Things people say to introverted improvisers
First things first – this article is not meant to argue that introverts are in any way better than extroverts, at improv or otherwise. Furthermore, I do believe that being introverted or extroverted is a spectrum rather than a binary distinction. That said, I fall into the more introverted side of that spectrum. I have noticed that a few of the things people say to me about it keep coming back. Here is a few of them.
Yeah. I know a lot of introverts with great voice projection but I am not one of them. Nothing worse than making a hilarious joke and having to repeat it. It is the offline version of “You’re still on mute”, only then the solution is quite a bit harder than turning off a button. It can make you feel powerless to not be heard. Ever since I took lessons with a vocal coach, I found out my voice works just fine. I am just a bit uncomfortable with being loud. I am working on it though, and I hear the “What?!” less and less now that I got better at talking (or maybe I just got worse at listening).
“Everyone is so loud, and then there’s you”
If I got one euro every time this has been said to me, I would have enough money to hire ten vocal coaches. It’s meant as a compliment, but it’s a weird one because it also sets you apart from the group. There have been times where I absolutely believed this, in a negative way, especially when I started doing improv. Maybe there were no improvisers like me and if I wanted to be one, I would have to invent that role all by myself. Now that I have gotten to know a lot of improvisers, I would argue that introverts might not even be the minority.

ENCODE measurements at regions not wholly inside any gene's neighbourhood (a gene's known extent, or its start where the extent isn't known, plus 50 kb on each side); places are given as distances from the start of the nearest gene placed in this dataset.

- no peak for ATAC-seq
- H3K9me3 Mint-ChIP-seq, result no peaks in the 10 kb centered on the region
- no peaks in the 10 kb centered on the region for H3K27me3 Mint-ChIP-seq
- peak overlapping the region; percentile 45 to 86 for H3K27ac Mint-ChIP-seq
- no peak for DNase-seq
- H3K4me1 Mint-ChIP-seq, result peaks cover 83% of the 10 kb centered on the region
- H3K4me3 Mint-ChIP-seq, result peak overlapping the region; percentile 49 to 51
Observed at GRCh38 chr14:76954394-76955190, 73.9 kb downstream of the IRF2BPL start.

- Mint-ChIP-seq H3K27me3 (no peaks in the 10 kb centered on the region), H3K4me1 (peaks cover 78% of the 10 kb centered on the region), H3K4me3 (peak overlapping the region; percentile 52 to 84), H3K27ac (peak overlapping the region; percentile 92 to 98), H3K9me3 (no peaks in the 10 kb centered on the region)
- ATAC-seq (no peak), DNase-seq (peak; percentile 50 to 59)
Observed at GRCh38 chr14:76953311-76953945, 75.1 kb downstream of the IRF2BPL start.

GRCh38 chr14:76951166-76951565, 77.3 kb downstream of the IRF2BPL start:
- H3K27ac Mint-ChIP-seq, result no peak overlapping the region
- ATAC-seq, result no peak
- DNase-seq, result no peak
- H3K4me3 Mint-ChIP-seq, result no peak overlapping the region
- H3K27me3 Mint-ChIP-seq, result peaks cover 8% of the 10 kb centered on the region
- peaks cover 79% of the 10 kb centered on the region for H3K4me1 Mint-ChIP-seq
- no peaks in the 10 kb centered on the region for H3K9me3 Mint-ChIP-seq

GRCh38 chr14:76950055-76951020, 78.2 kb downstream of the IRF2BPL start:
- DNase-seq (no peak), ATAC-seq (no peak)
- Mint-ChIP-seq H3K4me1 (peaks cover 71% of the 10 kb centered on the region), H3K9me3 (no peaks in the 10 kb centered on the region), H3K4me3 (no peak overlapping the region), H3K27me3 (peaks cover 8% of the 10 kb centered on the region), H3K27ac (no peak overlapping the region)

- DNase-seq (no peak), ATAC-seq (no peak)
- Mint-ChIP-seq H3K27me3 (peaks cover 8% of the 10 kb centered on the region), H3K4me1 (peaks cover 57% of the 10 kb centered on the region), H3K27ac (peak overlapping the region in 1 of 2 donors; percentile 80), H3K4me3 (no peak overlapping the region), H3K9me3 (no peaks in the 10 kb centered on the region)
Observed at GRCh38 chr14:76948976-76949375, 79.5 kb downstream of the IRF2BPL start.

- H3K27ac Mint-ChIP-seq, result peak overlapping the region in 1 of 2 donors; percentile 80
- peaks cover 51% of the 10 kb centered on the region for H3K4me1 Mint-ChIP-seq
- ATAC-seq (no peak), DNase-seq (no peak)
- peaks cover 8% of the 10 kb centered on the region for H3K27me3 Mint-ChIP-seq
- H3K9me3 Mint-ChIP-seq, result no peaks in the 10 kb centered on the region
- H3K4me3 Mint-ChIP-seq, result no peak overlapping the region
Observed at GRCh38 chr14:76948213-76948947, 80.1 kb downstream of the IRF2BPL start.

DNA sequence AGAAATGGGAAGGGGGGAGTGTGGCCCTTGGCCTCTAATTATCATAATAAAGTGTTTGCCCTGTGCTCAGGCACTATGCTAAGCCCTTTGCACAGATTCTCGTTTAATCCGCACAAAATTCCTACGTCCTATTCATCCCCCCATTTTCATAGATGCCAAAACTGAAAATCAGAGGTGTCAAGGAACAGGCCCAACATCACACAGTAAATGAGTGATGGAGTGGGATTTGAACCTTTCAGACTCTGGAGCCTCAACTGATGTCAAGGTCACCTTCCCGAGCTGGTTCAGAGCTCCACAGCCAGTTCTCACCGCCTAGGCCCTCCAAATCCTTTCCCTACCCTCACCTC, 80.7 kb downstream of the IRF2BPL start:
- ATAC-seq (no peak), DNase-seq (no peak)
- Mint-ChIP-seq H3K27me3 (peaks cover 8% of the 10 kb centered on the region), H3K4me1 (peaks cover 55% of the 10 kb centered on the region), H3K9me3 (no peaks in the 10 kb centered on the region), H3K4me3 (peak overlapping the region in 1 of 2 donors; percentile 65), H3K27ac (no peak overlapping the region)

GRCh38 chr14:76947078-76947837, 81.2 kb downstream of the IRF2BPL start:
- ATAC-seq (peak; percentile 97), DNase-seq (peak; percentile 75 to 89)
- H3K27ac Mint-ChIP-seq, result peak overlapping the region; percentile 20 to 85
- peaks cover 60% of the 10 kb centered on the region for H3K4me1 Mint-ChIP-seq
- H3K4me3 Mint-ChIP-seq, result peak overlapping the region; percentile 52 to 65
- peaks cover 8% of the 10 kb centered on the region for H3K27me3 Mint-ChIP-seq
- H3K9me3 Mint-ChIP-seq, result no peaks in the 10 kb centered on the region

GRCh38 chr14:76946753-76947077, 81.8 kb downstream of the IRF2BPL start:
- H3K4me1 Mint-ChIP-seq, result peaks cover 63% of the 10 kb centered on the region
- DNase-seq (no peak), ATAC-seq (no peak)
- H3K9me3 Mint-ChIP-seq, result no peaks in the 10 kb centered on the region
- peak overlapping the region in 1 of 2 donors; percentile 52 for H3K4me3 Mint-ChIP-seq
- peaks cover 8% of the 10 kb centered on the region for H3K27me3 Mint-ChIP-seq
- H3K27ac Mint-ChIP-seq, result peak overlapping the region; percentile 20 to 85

Comfortable silence is the secret handshake of the quiet people. To start a scene without saying something is a gamble, because what if your scene partner decides to fill up your silence with words and leaves no space for you? But if your scene partner accepts the silence as an offer instead, giving more silence in return, that is something I can thoroughly enjoy. Especially if the players are comfortable, while their characters are in a very, very uncomfortable silence.
“You? An improviser?”
I have heard this a few times when I was a little more insecure and just going about my non-improvising life. I think there is a certain stereotype that people have of improvisers, especially of comedy improv, and I didn’t fall into that. Such a shame, honestly, because not only does it affect actual non-stereotype improvisers, but it might also discourage non-stereotype non-improvisers from trying out improv.
“You? An introvert?”
And on the other hand – there’s stereotypes about being an introvert, too. A lot of things I have learnt from improv are stereotypical extroverted things: saying what comes to mind, stepping into the centre of attention, starting up conversations with a stranger. Sometimes being introverted is confused with being shy (like extroverted is confused with being loud). It’s not that I am not an introvert anymore, but being introverted comes with its own set of challenges. And improv helped me overcome some of them.